WKU international students will soon have a new source to help transform WKU into their home away from home.
International Ambassador Diplomats have been devised by the International Enrollment Management Office (IEM) and International Student Office (ISO) to receive prospective and incoming international students.
“It’s quite an honor to have been chosen…It was a pretty intensive selection process,” Jennifer McQuady, coordinator in International Recruitment, said.
The ambassadors’ main goal is to provide prospective students with a personal extension of WKU from a current international student, McQuady said.
A total of seven diplomats were chosen to work between IEM and ISO, each from a different country, so incoming students will have relatable sources to turn to. Each member will be assigned a group of students to assist through the transition process.
The student’s first semester will be crucial and the busiest for ambassadors. After meeting with them upon their arrival, the mentors must be diligently available for any confusion the students may come across.
“When new students come to study abroad, there’s a lot of things to get adjusted to,” McQuady said.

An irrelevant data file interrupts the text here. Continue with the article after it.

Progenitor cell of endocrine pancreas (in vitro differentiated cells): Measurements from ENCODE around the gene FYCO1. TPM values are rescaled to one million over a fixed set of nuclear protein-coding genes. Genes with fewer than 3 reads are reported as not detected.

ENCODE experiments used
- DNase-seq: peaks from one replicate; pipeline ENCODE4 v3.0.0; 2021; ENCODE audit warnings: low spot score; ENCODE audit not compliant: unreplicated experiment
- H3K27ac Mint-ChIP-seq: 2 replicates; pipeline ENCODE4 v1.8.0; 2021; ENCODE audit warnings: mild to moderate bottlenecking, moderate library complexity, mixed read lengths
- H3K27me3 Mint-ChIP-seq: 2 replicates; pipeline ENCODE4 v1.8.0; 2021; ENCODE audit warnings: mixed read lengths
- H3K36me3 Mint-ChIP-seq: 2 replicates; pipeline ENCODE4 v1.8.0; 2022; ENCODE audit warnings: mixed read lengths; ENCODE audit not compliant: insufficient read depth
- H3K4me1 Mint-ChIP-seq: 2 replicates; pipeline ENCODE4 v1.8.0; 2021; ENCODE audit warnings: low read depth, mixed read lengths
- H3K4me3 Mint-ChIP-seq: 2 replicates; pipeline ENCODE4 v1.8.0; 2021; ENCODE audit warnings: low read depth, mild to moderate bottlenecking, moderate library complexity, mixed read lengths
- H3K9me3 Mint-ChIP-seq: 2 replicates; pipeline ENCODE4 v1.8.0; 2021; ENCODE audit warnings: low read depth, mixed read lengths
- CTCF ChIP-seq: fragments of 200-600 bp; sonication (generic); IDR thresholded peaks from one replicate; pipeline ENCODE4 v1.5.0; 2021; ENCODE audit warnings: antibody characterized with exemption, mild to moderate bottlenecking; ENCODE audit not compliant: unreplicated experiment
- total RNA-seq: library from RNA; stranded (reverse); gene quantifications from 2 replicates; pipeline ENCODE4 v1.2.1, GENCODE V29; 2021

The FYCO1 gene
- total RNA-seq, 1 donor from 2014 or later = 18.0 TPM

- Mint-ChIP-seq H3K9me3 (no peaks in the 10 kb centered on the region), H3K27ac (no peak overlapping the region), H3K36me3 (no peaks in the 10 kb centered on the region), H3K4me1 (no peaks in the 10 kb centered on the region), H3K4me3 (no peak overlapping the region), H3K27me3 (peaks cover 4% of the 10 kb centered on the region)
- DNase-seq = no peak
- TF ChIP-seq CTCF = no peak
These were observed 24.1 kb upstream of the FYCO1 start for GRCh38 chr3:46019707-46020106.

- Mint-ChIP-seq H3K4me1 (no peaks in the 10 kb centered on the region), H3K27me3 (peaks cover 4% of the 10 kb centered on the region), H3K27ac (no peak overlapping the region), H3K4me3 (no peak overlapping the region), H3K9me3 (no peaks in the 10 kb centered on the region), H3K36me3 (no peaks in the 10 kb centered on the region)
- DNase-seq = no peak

Before the students arrive on campus, however, the ambassadors will have already been at work. They are responsible for contacting their assigned students and maintaining communication on a weekly basis until they arrive in Kentucky.
They also may be helping with the recruitment process by going to schools in their home countries and telling local students about WKU, but for now their focus is on incoming students, McQuady said.
“I think having the diplomats here will help us maintain international students, so they’re happier,” she said. “It’s nice to have peers to help them.”
Many schools across the United States have similar programs. The ISO and IEM looked to other universities to observe and take note of what WKU’s program should resemble, and they added aspects that make it unique, such as the diplomats working with recruitment.
The ambassadors, themselves, were recruited in March. The international offices were looking to accept between five and ten diplomats.
“As things become more concrete we can increase the number of diplomats,” McQuady said. “The amount of international students is growing, so we will probably see more diplomats in the next few years.”
The group went through training last Saturday, completing exercises in communication, cultural sensitivity, leadership and their responsibilities. Though they will train in the summer, they will officially begin their diplomatic duties next fall.